When they came to the place called the Skull, they crucified him there, along with the criminals—one on his right, the other on his left. Jesus said, “Father, forgive them, for they...
“United We Stand.” The post-9/11 mantra was a moving and symbolic gesture. But it was fleeting. I’m not sure the nation-wide sentiment lasted even two years before retreating into the oblivion inhabited by other long-abandoned automobile decorations like “Baby On Board,” suction-footed Garfield, and Kilroy.
As noble a cause as our nation is, the rapid evaporation of patriotism only serves to demonstrate these truths: the fallenness of humanity, and temporariness of the target of worship (the USA). Please don’t misunderstand me; I am so grateful to have grown up in the United States, and I get very sappy at parades and patriotic events. But I’ve been pondering so many life lessons lately that have been generated from my observations of patriotism, politics, and the Christian church.
First, it seems, at least for Evangelicals, that to be Christian in America is to be patriotic. But I don’t see that in the Bible. There is nothing wrong with patriotism, but there has been a major movement to “prove” that our nation was Christian from the beginning, and that’s the way it should be today. But it’s not really about a “Christian nation,” now is it? It’s about disciples in strategic places. The danger comes when our country is an idol in and of itself.
Second, we live in a nation that has spent the last two hundred years working so hard to be inclusive that it no longer has any identity whatsoever. This is evident currently with regard to the heated immigration and national-language debates. What other country has the problem of restaurant owners getting in trouble with the law for insisting that customers order using the national language? The essence of being French, for example, is living in France and speaking… French. The essence of being Canadian is living in Canada and speaking… French. Just joking, eh. Regardless of the arguments, the underlying issue is that Americans have freed themselves from so many bonds, that they aren’t even “Americans” as a unified group anymore. Being American means no one can impose a definition of being American upon you. Yeah, that’s really helpful.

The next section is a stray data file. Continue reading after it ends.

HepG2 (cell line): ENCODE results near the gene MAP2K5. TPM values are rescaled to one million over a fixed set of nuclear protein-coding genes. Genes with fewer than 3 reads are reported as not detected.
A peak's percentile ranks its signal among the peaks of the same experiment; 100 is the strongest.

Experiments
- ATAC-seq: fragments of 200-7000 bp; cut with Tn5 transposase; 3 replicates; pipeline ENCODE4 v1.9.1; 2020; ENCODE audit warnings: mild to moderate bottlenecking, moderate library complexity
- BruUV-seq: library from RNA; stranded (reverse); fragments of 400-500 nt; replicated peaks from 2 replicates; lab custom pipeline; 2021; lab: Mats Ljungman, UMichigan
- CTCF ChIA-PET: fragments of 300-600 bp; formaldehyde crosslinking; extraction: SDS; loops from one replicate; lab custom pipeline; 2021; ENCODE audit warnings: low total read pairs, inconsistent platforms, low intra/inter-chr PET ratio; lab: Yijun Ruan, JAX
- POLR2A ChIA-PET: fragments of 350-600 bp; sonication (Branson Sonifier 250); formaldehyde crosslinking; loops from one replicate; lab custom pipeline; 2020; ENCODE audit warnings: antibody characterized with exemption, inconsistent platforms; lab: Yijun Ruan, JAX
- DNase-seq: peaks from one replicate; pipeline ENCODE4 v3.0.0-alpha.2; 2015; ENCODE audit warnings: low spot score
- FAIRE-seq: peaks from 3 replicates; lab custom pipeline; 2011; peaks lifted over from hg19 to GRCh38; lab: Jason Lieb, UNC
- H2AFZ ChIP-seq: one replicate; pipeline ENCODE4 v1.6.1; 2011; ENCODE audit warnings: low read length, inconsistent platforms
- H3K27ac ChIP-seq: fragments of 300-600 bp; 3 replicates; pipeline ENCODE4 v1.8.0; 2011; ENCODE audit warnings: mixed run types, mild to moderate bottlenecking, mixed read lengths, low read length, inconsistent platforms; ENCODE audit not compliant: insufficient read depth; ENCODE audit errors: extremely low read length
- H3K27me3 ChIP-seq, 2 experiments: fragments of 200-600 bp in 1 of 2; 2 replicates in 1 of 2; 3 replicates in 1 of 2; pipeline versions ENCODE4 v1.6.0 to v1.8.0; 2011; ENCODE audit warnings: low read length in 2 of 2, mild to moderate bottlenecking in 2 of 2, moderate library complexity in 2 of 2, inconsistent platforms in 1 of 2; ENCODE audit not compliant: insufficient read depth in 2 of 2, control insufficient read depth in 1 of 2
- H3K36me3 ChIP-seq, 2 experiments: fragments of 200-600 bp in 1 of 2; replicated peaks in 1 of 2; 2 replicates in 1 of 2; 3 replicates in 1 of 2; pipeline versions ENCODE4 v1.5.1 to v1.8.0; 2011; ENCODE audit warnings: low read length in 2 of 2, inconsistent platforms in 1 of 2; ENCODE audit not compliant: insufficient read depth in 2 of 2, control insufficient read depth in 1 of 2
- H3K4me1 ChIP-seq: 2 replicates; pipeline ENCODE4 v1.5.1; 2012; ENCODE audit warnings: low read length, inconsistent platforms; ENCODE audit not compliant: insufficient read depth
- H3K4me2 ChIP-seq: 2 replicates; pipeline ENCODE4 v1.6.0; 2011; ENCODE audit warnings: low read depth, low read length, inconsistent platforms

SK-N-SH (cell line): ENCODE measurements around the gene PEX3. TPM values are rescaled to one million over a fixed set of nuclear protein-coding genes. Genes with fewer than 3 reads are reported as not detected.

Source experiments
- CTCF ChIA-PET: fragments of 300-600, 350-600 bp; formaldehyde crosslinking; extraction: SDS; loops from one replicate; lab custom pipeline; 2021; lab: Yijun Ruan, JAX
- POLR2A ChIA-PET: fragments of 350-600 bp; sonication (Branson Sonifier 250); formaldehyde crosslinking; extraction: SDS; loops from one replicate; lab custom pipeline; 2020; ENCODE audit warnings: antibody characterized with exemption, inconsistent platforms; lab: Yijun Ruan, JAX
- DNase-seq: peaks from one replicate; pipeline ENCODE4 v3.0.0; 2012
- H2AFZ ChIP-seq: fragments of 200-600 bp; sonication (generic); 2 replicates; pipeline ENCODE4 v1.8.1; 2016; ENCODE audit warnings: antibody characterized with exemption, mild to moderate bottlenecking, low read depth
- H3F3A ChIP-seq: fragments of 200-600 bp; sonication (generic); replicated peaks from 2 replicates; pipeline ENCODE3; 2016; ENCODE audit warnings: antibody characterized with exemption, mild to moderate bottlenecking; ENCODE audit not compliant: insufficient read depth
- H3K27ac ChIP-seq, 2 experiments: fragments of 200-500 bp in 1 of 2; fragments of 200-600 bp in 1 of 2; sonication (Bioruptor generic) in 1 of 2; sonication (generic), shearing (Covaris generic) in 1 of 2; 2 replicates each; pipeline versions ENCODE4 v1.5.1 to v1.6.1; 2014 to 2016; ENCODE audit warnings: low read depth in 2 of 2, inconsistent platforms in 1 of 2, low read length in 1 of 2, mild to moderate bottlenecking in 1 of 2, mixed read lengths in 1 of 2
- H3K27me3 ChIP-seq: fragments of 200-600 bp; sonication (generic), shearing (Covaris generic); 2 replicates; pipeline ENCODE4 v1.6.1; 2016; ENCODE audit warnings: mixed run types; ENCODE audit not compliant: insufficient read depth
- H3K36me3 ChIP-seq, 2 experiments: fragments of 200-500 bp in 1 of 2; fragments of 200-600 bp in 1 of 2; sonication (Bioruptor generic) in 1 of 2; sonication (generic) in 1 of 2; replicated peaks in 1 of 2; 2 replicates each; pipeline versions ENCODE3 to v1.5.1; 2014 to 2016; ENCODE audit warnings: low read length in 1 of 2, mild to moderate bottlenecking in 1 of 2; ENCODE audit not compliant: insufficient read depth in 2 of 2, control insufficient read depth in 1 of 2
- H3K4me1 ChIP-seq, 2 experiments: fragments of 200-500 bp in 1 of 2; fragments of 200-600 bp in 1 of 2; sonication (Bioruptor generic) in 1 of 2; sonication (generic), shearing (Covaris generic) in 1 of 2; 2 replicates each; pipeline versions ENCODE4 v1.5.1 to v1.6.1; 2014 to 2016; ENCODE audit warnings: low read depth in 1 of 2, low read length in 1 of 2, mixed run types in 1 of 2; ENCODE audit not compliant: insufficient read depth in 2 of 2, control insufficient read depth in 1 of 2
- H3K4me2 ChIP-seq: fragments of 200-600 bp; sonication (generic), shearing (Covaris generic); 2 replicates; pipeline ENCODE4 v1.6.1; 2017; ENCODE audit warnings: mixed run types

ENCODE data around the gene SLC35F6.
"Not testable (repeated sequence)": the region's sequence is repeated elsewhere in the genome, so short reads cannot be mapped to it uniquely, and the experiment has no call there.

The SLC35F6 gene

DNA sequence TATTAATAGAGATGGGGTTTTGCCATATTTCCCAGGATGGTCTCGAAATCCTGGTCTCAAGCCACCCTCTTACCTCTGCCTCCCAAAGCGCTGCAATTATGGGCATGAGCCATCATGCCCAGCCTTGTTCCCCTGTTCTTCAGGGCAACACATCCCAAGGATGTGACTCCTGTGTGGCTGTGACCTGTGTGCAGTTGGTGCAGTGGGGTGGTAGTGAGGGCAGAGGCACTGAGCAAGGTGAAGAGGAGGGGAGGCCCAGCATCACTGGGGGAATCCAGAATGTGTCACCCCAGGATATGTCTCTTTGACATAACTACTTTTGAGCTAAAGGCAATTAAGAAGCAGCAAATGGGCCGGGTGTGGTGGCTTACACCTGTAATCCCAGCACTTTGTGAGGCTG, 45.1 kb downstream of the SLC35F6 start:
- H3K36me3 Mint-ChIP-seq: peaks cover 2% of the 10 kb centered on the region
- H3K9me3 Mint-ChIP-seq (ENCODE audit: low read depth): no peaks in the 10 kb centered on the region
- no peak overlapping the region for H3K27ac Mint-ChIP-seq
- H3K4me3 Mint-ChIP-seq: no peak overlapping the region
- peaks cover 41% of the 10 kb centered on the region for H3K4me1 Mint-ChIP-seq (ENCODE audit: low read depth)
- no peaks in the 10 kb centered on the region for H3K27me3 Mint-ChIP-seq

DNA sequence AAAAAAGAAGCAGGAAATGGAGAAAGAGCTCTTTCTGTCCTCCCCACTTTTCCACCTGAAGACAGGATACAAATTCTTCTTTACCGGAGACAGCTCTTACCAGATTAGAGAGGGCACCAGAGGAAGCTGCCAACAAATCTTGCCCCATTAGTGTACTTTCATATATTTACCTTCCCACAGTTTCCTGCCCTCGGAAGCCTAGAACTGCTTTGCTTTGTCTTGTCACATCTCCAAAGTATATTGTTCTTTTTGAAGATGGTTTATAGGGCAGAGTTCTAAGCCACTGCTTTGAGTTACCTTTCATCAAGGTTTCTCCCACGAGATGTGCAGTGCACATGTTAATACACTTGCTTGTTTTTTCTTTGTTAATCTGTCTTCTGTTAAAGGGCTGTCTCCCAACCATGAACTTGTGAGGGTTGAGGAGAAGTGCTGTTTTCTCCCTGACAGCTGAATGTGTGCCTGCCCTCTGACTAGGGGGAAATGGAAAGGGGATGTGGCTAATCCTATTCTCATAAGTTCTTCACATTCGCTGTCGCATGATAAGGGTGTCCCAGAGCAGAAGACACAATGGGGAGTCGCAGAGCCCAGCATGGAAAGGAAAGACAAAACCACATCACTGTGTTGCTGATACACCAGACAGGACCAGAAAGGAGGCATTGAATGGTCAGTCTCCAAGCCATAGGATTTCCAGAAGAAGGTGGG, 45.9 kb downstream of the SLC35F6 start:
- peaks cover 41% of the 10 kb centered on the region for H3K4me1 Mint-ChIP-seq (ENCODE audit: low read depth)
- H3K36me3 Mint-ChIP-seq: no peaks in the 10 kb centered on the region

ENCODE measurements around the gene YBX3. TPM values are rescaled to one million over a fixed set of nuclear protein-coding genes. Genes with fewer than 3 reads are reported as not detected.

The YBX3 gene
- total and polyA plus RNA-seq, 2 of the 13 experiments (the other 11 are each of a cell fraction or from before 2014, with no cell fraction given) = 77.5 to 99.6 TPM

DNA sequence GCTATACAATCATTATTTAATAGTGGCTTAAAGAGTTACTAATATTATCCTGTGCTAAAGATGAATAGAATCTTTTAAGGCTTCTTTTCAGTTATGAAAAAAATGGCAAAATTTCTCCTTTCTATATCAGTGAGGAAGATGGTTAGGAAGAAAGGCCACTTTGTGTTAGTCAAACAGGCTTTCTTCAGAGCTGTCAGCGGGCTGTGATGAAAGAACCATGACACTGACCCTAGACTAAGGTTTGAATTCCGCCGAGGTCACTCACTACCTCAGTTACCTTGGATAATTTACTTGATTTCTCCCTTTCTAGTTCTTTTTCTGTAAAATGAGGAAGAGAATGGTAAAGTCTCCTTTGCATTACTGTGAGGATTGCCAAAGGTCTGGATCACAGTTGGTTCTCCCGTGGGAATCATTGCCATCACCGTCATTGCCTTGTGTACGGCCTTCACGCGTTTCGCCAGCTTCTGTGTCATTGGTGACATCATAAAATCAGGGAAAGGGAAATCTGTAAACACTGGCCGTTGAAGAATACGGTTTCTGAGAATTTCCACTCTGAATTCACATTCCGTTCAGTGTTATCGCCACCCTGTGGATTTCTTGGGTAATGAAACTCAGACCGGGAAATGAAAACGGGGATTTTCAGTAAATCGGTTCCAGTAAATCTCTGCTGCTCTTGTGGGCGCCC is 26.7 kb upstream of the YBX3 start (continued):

Finally, by extension, the church in America struggles precisely because people don’t want to be identified with groups much anymore, especially groups with expectations. It’s territory much more foreign to them than Europe or Asia. So, the church in America tends to place no expectations on people. It has taught attendees that one can be a Christian without being a disciple. Patriotism is optional. Discipleship is optional. Taxes… are not optional. No wonder Americans are so confused.
I’m truly not trying to depress you on this holiday. I really want American unity. But this dose of reality makes the calling of believers stand out brightly, more so than the fireworks you’ll see tonight. United we stand… with one call, to serve Him in all of life, for we are His disciples. United we stand… with many gifts… in unity, not uniformity. United we stand… against an enemy worse than terrorism. United we stand… declaring our dependence upon Christ who makes us truly free.